Synchronize a "mocked" clock in a distributed system

I’ve been banging on a problem for a few days now and don’t feel any
closer to solving it. I’m hoping some of the big brains on the ruby ML
can shed some light. Following are a few paragraphs with a brief system
overview before I state the problem. I apologize in advance for this
question being only tangentially related to Ruby the language. :slight_smile:

I have written a distributed message passing system (in Ruby!) for doing
some mathematical simulation work. Each component of the system does a
very specific job. Each component may run on any of 3 distinct machines
on a LAN. Components communicate with each other using the 0mq “socket”
library to pass messages on well-defined ports that all components know
about (hard-coded information instead of a dynamic lookup via a “service
directory” mechanism).

The entire system is akin to a distributed state machine. I poke a
command into it from the outside and it sets off a cascade of events
which in turn generate more events until eventually I have my answer.
Some the events have timeouts or other time-based characteristics
associated with them. Also, some of the returned data has time-based
characteristics (e.g. a timestamp) which impacts the transitioning of
the state machine. It’s all working quite nicely in real-time.

My problem is mocking out the time source so that I can run simulations
in faster than real-time. For example, I may send a request for a data
record and give it a 5 second timeout. This works fine when the clock
source is the actual operating system, but if I want to run faster than
real-time I need to mock the clock out. That is, I want to take a
simulation that might run in 4 hours real-time (with lots of waiting or
other timer related delays) to run in 20 minutes because 1 second of
simulation time is only a fraction of a second in the real world.

This is simple to do for a single component on a single system because I
can intercept all calls to Time and replace it with my own source.
However, I don’t know how to get all of the distributed components
(across multiple machines or multiple processes on one machine) to use a
mocked clock.

I tried googling around for answers, but all of the papers appear to be
concerned with adjusting clock skew across a network where each device
already has a local time source. I don’t know if those solutions apply
here.

Anyone have any bright ideas? Need more information?

cr

On 01.07.2010 23:10, Chuck R. wrote:

This is simple to do for a single component on a single system
Anyone have any bright ideas? Need more information?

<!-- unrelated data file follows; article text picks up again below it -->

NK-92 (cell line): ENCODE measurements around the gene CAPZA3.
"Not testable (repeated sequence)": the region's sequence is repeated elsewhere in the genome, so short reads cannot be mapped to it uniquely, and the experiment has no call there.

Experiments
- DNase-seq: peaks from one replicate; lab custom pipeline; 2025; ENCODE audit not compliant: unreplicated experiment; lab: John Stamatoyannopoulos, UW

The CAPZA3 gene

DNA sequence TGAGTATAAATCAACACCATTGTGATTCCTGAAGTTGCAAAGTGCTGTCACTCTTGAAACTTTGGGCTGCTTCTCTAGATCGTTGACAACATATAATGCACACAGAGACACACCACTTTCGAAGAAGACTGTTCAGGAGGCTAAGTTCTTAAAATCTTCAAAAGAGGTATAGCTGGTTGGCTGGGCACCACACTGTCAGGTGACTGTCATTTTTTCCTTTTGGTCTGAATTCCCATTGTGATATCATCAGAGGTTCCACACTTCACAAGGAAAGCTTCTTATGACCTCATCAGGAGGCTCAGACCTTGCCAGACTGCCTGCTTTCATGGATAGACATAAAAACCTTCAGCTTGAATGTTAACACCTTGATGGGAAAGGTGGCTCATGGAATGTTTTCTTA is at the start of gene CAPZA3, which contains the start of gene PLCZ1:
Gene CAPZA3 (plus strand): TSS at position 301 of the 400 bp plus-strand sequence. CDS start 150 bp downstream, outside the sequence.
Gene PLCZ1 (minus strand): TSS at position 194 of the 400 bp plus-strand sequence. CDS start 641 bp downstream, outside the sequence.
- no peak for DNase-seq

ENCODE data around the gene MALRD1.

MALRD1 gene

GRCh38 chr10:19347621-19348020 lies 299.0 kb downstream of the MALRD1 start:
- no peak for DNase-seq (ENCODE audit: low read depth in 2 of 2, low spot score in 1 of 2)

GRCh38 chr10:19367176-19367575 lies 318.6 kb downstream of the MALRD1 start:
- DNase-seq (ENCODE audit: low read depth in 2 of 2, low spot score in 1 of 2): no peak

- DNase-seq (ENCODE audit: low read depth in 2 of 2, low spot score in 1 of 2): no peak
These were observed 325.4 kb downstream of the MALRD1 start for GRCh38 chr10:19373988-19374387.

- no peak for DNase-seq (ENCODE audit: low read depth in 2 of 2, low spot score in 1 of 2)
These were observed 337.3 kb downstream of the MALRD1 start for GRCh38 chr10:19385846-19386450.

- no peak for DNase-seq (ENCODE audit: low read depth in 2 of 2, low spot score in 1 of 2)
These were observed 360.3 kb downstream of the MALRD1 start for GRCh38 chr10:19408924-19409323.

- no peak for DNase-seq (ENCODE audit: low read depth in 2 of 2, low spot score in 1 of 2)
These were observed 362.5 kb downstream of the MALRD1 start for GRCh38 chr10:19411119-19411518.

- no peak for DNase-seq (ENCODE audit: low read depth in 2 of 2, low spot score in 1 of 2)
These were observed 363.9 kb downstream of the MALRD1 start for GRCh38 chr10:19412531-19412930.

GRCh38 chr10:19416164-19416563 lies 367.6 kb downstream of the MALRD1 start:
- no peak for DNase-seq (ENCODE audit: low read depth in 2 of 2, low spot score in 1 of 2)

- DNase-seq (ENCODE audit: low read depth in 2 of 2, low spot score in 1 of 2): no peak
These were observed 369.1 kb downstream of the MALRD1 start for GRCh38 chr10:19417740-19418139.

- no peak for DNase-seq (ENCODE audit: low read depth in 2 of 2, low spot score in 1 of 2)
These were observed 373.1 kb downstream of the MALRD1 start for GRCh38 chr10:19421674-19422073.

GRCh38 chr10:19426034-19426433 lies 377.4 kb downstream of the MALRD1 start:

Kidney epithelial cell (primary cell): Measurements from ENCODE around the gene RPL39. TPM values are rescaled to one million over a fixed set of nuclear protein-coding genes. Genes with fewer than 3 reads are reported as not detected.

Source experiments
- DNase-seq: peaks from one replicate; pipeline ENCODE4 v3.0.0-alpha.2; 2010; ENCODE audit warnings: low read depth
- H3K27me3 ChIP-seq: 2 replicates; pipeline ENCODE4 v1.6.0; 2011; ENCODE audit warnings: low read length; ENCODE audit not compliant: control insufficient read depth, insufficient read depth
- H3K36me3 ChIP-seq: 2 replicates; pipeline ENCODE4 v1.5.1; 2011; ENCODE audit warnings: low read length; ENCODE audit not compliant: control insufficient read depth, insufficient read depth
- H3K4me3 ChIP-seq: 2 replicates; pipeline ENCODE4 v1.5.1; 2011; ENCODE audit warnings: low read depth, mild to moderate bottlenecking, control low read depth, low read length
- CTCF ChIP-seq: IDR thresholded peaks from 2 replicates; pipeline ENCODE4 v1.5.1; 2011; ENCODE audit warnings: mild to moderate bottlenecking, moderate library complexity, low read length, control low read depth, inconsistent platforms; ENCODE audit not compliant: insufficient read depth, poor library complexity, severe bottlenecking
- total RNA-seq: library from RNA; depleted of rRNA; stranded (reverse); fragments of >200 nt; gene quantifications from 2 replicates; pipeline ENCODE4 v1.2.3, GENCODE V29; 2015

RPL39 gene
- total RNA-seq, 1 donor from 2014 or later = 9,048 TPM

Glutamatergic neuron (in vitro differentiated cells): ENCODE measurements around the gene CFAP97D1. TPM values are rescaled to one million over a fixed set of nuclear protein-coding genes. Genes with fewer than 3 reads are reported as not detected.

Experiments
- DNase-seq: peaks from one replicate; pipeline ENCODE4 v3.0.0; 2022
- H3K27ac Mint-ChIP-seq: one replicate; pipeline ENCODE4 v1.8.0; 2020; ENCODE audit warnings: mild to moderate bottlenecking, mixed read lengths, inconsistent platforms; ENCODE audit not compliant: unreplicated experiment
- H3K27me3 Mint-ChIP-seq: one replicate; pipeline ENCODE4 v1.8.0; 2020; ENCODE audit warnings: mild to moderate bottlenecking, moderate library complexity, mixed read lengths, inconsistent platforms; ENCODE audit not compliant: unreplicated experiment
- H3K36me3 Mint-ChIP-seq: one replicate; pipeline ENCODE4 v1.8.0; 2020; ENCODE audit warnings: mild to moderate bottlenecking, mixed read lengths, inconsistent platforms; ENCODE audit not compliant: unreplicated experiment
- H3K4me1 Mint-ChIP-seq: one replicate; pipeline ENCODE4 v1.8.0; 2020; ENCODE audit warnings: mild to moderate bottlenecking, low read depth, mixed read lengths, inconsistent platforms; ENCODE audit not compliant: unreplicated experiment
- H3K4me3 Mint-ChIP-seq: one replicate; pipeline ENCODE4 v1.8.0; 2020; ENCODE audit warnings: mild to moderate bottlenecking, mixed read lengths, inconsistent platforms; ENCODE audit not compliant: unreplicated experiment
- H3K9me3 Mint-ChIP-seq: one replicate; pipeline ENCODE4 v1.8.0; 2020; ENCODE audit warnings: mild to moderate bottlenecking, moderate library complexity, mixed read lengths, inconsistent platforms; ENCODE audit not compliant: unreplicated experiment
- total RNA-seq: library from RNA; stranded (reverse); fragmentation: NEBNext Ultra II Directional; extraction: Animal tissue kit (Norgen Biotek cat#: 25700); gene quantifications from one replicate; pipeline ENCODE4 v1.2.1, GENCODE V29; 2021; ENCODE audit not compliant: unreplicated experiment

A very simplistic solution would be to use DRb and have a centralized
clock. Depending on the number of clients this may of course turn out
as a bottleneck. In that case you would have to devise a more complex
mechanism.

Maybe looking at time protocols such as NTP might give you some
inspiration. Basically you want to solve the same problem, just with a
different time source (I don’t think that a mocked NTP server will work
because that needs local clocks with a particular precision.

Another option might be UDP broadcast with the “current time” - if
network latency as precision is good enough. If not, again you need a
more complex mechanism (see time protocols).

Kind regards

robert

On Thu, Jul 1, 2010 at 3:10 PM, Chuck R. [email protected]
wrote:

and give it a 5 second timeout. This works fine when the clock source is the
actual operating system, but if I want to run faster than real-time I need
to mock the clock out. That is, I want to take a simulation that might run
in 4 hours real-time (with lots of waiting or other timer related delays) to
run in 20 minutes because 1 second of simulation time is only a fraction of
a second in the real world.

It sounds like the way you’ve written your program is time-dependent, or
as
ChucK (the music language) would describe it “strongly timed”

Right off the bat my initial advice would be to eliminate the need for a
central clock in your system and make it fully asynchronous. Creating
“strongly timed” synchronized distributed systems is rather non-trivial.

On Jul 1, 2010, at 6:43 PM, Tony A. wrote:

It sounds like the way you’ve written your program is time-dependent, or as
ChucK (the music language) would describe it “strongly timed”

Right off the bat my initial advice would be to eliminate the need for a
central clock in your system and make it fully asynchronous. Creating
“strongly timed” synchronized distributed systems is rather non-trivial.

Yes, I suppose it is strongly timed. I didn’t realize that was going to
be such a problem.

Right now it is completely asynchronous when running across multiple
nodes. Each machine’s clock is NTP synched so it just does the “right
thing” when it runs in real-time. This notion of strongly timed doesn’t